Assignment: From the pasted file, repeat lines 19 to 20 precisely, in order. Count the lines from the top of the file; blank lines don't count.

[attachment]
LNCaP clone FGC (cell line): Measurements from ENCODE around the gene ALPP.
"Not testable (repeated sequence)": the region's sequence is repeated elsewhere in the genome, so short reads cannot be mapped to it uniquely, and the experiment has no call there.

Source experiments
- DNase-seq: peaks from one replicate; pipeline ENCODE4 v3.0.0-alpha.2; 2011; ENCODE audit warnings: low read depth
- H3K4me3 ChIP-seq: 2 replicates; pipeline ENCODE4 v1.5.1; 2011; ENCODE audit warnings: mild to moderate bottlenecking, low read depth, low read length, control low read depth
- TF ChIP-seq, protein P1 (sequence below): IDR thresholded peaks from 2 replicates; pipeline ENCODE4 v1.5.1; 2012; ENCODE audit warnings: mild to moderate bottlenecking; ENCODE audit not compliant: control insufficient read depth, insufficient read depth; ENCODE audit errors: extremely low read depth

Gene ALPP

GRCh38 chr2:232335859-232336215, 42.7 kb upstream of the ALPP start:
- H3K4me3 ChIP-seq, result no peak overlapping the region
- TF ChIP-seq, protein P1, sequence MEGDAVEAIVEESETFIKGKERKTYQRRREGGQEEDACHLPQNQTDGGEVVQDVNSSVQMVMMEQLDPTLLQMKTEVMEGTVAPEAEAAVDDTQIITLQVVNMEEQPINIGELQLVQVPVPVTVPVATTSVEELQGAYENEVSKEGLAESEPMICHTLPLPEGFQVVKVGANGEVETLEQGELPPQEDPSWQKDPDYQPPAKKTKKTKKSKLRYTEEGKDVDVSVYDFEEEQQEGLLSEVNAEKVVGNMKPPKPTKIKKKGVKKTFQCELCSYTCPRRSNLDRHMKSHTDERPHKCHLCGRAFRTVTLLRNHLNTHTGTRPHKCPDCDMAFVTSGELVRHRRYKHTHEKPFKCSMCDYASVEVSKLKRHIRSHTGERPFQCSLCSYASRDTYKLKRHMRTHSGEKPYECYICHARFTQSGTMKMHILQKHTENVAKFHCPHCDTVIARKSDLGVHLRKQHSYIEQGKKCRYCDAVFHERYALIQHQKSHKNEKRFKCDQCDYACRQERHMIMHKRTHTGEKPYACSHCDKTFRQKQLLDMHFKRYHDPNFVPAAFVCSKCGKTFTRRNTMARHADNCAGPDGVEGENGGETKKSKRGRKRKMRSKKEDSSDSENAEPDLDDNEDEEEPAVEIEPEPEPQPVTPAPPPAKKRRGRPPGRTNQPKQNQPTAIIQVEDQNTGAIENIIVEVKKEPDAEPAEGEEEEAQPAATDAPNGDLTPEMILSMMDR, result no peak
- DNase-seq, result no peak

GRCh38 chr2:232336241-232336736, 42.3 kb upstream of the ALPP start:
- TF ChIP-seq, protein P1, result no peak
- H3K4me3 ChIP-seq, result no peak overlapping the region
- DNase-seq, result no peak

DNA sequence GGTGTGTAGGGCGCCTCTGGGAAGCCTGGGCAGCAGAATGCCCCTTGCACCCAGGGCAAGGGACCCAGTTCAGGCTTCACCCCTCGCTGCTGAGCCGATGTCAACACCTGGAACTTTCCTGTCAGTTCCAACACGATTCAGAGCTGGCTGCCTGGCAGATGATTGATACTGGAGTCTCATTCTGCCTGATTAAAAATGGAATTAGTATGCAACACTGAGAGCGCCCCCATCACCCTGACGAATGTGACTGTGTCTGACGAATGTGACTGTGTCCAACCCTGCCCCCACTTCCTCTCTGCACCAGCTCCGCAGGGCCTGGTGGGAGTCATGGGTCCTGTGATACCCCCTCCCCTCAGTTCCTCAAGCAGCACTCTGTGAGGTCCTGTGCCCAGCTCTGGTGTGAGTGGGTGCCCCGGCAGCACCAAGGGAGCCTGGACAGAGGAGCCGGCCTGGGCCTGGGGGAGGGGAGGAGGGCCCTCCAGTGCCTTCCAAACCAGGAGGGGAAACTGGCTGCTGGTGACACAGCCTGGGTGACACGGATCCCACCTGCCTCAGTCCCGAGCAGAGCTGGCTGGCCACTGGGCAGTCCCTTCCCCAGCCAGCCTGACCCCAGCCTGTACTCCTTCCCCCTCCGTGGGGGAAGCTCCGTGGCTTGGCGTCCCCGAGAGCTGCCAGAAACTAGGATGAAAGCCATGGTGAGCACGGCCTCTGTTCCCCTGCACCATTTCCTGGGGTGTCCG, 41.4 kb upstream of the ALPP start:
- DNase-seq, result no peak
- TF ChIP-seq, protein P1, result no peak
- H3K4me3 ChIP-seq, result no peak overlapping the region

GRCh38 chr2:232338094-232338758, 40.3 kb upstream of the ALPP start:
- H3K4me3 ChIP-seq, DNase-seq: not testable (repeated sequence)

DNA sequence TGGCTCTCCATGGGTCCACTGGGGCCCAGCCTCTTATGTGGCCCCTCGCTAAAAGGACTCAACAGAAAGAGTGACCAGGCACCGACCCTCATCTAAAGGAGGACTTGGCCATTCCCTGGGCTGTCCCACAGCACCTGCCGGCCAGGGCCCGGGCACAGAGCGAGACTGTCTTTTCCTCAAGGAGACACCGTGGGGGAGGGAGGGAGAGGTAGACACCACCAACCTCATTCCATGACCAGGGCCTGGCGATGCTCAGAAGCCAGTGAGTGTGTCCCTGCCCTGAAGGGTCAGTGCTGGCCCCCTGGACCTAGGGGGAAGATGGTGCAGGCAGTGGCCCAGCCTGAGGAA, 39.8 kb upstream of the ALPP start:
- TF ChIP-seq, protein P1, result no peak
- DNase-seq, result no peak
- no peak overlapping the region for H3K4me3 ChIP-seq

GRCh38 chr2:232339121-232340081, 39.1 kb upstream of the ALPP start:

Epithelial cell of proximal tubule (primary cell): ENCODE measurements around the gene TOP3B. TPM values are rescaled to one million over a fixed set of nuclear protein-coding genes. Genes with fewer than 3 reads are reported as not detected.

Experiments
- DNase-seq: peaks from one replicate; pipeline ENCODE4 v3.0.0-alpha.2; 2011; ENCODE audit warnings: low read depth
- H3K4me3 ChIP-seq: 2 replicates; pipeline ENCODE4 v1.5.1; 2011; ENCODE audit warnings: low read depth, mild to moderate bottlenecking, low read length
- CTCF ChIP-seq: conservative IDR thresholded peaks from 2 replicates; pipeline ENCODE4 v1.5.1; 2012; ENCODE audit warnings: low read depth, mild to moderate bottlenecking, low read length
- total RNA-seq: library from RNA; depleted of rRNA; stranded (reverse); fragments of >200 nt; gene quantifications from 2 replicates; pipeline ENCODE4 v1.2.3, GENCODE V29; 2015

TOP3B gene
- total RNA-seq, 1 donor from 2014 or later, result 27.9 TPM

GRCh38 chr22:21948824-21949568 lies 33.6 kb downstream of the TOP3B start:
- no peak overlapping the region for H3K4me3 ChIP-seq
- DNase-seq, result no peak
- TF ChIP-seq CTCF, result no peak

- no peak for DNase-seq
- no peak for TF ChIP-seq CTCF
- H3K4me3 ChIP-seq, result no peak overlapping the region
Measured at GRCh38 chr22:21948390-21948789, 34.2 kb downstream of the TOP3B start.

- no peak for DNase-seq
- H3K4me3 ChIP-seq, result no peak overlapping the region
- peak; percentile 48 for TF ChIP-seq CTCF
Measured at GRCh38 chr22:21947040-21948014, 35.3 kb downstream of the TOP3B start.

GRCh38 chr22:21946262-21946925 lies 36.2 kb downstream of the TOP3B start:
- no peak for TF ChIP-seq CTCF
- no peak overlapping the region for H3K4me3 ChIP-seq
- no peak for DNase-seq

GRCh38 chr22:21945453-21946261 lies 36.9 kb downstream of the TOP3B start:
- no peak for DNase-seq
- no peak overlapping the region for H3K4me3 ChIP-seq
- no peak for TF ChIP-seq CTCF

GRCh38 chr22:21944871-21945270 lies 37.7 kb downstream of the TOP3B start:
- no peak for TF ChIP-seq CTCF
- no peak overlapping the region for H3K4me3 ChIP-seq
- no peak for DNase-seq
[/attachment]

- H3K4me3 ChIP-seq, result no peak overlapping the region

GRCh38 chr2:232338094-232338758, 40.3 kb upstream of the ALPP start: